I have dedicated several columns recently on the critical importance of brand storytelling for luxury brands. The reason is that in most of the brand audit workshops I lead, when we look at the competitive landscape, there is a recurring theme: Most brands in a category are fundamentally telling the same story. You find this pattern in fashion, automotive, hospitality, fine watches, etc. The list goes on and on.
So, the question is, what makes a great brand story that creates desirability? In other words, what is the art of brand storytelling? How can brands achieve greatness and how can they avoid mediocrity?
A great brand story has the power to captivate consumers, ignite a strong emotional reaction, and foster loyalty and advocacy. Importantly, it’s not about an advertising campaign, it is about the core value of a brand. The one thing that a brand — independent of the category — wants to be remembered for.
Once this is defined, an incredible energy typically unfolds in an organization because suddenly the direction becomes clear. And a brand story drives behavior. Marketing is about values, and when values are ambiguous or like everyone else’s in the competitive field, then there is almost no chance for a company to truly differentiate and to create an emotional response of clients that is specific to the brand.
The diagnosis for most brands: overreliance on product and creativity while missing the core foundation. The result? Insufficient client connection and underperformance in revenue and profits. On top of that, advertising costs skyrocket because lack of a script means inconsistent and often irrelevant content that is a recipe for disaster in this algorithm-driven social media world.
To understand the anatomy of a great brand story, it’s essential to recognize the core elements that make it impactful. A powerful brand story must be authentic, relatable, and emotionally engaging. It should evoke a sense of purpose and demonstrate how the brand’s values align with those of its target audience. Ultimately, an effective brand story acts as a bridge between the company and its consumers, fostering a lasting emotional connection.
This means that the brand story should never be internally focused, like “we produce the best cars at highest quality with best materials.” Or “our designer creates avant-garde pieces that combine best tailoring with unparalleled fabrics.” Or “our airline has the best seats and amenities.”
All these statements, even if they were factually correct, don’t tell clients anything about the ethos of a brand. It does not allow for differentiation, because — guess what — all companies in the competitive field will say something similar. From a client perspective this means ambiguity. Stories like these don’t give people a “why.”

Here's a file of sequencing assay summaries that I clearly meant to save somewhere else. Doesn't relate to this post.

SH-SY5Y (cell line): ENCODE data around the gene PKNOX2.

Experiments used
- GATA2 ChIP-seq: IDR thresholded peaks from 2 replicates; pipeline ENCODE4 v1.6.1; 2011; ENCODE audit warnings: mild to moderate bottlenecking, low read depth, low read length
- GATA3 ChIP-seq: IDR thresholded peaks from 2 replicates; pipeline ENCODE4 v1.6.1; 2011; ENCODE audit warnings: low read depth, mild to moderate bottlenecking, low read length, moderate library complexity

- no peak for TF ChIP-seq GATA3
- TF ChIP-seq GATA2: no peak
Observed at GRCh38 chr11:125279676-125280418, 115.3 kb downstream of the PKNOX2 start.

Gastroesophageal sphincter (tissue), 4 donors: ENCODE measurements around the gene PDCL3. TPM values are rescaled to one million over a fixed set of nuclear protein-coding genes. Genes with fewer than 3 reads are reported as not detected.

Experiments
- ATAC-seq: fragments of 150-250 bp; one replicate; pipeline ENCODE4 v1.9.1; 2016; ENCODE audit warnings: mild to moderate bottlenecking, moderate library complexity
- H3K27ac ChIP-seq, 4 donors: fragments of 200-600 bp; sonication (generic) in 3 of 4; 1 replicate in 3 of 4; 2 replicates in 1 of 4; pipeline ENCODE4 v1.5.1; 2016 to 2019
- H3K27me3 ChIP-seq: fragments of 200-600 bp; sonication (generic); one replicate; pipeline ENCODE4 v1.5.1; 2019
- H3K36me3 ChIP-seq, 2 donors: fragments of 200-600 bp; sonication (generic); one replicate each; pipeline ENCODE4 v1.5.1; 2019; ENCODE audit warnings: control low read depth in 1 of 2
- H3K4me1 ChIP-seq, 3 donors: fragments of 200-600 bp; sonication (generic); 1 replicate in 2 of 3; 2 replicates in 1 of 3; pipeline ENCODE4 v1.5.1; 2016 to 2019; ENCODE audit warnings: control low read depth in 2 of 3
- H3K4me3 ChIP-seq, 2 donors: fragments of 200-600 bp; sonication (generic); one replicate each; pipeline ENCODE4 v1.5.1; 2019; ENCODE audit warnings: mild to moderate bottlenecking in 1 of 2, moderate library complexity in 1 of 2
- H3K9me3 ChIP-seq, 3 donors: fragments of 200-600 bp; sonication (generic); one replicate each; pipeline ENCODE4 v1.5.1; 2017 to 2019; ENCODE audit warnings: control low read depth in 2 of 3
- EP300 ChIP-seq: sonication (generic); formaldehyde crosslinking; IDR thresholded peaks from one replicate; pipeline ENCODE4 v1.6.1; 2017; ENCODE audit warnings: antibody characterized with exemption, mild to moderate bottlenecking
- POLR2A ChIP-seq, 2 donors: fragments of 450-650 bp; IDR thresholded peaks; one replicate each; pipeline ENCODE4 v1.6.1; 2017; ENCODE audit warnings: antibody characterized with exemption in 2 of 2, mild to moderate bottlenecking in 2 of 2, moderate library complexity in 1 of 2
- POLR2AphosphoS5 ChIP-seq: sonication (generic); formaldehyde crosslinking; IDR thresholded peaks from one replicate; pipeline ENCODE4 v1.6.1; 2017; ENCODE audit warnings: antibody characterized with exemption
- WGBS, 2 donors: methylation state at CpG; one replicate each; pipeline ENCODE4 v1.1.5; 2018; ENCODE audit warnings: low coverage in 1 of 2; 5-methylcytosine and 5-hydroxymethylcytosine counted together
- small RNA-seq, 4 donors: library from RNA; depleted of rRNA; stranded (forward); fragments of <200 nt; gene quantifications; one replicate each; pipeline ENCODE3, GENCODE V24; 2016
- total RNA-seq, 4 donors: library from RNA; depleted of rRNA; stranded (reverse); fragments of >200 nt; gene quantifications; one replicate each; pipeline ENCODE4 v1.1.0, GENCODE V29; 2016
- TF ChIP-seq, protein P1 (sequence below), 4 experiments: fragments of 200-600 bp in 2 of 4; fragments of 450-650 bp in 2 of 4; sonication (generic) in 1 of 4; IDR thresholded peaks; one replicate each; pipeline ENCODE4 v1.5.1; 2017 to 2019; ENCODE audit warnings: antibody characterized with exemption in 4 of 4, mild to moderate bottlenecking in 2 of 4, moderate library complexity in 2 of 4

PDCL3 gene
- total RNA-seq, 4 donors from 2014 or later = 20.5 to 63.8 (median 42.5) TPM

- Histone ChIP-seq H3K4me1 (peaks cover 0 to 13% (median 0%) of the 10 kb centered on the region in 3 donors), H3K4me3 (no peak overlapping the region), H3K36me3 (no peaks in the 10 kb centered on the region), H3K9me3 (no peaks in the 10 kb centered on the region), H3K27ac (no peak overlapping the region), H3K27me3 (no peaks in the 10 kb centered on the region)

Importantly, inward focused stories always feel arrogant. In today’s digital age with hyper-demanding clients, people decide for themselves what is the best quality. When a brand says this about itself, it’s almost like the boring person wants to convince someone else that they are cool by saying “I am cool.” Telling a story from a client perspective means to gain clarity about the role of the brand in the life of a client.
Nike is one of the best examples of great storytelling. Fundamentally, Nike sells commodities, shoes and apparel. But when you think about Nike, it feels much bigger. There is an emotional response. Because it celebrates its audience: “Everybody is an athlete.” This is a story about the audience, not about what the brand does. This is the rational part of the brand story.
Nike’s iconic slogan, “Just do it,” encapsulates its commitment to empowering athletes — hence everybody — and helping them overcome challenges. The brand’s storytelling revolves around real people facing genuine obstacles, making it both authentic and relatable. By consistently showcasing stories of personal triumph and perseverance, Nike effectively communicates its values and builds a strong emotional connection with its audience.
So, what is your brand story? What do you really sell? Which emotion do you want to evoke? If the narrative is not obvious, then you need to get to work.
This is an opinion piece where all views expressed belong to the author.
Named one of the “Global Top Five Luxury Key Opinion Leaders to Watch,” Daniel Langer is the CEO of the luxury, lifestyle and consumer brand strategy firm Équité, and the executive professor of luxury strategy and pricing at Pepperdine University in Malibu, California. He consults many of the leading luxury brands in the world, is the author of several best-selling luxury management books, a global keynote speaker, and holds luxury masterclasses on the future of luxury, disruption, and the luxury metaverse in Europe, the USA, and Asia.
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